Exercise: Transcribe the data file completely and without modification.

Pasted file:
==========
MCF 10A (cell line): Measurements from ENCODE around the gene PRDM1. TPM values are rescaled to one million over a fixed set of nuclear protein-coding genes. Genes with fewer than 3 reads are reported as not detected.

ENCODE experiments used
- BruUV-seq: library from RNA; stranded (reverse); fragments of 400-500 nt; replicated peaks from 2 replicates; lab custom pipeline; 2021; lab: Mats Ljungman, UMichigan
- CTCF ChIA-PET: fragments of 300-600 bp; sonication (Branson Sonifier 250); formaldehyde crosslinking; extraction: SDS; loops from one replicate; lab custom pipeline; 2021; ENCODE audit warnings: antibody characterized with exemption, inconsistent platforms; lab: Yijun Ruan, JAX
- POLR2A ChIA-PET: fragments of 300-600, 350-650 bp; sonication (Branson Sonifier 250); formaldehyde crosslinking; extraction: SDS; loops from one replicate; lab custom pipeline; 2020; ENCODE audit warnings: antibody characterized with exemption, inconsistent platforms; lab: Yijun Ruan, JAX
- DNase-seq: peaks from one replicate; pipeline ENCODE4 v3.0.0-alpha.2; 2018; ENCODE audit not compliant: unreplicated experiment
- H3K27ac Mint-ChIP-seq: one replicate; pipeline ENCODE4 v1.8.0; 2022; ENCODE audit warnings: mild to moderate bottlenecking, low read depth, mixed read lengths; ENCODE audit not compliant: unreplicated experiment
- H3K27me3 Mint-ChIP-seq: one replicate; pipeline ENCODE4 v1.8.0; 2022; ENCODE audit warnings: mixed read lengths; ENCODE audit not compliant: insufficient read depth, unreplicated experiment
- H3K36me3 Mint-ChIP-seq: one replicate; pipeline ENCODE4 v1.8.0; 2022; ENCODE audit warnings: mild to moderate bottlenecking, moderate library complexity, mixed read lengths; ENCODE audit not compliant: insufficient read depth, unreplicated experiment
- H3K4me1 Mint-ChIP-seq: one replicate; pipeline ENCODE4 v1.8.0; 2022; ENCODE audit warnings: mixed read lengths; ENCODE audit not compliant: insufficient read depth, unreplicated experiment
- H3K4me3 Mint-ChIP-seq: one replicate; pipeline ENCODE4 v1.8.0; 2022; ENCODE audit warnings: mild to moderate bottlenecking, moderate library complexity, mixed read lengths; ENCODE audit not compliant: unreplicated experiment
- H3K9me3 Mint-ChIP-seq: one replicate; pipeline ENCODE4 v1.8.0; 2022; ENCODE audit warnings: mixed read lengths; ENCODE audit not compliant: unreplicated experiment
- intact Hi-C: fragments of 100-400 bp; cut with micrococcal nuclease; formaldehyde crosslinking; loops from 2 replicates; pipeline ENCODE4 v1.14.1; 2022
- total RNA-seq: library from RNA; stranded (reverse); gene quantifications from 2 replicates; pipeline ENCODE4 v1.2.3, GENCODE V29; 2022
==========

MCF 10A (cell line): Measurements from ENCODE around the gene PRDM1. TPM values are rescaled to one million over a fixed set of nuclear protein-coding genes. Genes with fewer than 3 reads are reported as not detected.

ENCODE experiments used
- BruUV-seq: library from RNA; stranded (reverse); fragments of 400-500 nt; replicated peaks from 2 replicates; lab custom pipeline; 2021; lab: Mats Ljungman, UMichigan
- CTCF ChIA-PET: fragments of 300-600 bp; sonication (Branson Sonifier 250); formaldehyde crosslinking; extraction: SDS; loops from one replicate; lab custom pipeline; 2021; ENCODE audit warnings: antibody characterized with exemption, inconsistent platforms; lab: Yijun Ruan, JAX
- POLR2A ChIA-PET: fragments of 300-600, 350-650 bp; sonication (Branson Sonifier 250); formaldehyde crosslinking; extraction: SDS; loops from one replicate; lab custom pipeline; 2020; ENCODE audit warnings: antibody characterized with exemption, inconsistent platforms; lab: Yijun Ruan, JAX
- DNase-seq: peaks from one replicate; pipeline ENCODE4 v3.0.0-alpha.2; 2018; ENCODE audit not compliant: unreplicated experiment
- H3K27ac Mint-ChIP-seq: one replicate; pipeline ENCODE4 v1.8.0; 2022; ENCODE audit warnings: mild to moderate bottlenecking, low read depth, mixed read lengths; ENCODE audit not compliant: unreplicated experiment
- H3K27me3 Mint-ChIP-seq: one replicate; pipeline ENCODE4 v1.8.0; 2022; ENCODE audit warnings: mixed read lengths; ENCODE audit not compliant: insufficient read depth, unreplicated experiment
- H3K36me3 Mint-ChIP-seq: one replicate; pipeline ENCODE4 v1.8.0; 2022; ENCODE audit warnings: mild to moderate bottlenecking, moderate library complexity, mixed read lengths; ENCODE audit not compliant: insufficient read depth, unreplicated experiment
- H3K4me1 Mint-ChIP-seq: one replicate; pipeline ENCODE4 v1.8.0; 2022; ENCODE audit warnings: mixed read lengths; ENCODE audit not compliant: insufficient read depth, unreplicated experiment
- H3K4me3 Mint-ChIP-seq: one replicate; pipeline ENCODE4 v1.8.0; 2022; ENCODE audit warnings: mild to moderate bottlenecking, moderate library complexity, mixed read lengths; ENCODE audit not compliant: unreplicated experiment
- H3K9me3 Mint-ChIP-seq: one replicate; pipeline ENCODE4 v1.8.0; 2022; ENCODE audit warnings: mixed read lengths; ENCODE audit not compliant: unreplicated experiment
- intact Hi-C: fragments of 100-400 bp; cut with micrococcal nuclease; formaldehyde crosslinking; loops from 2 replicates; pipeline ENCODE4 v1.14.1; 2022
- total RNA-seq: library from RNA; stranded (reverse); gene quantifications from 2 replicates; pipeline ENCODE4 v1.2.3, GENCODE V29; 2022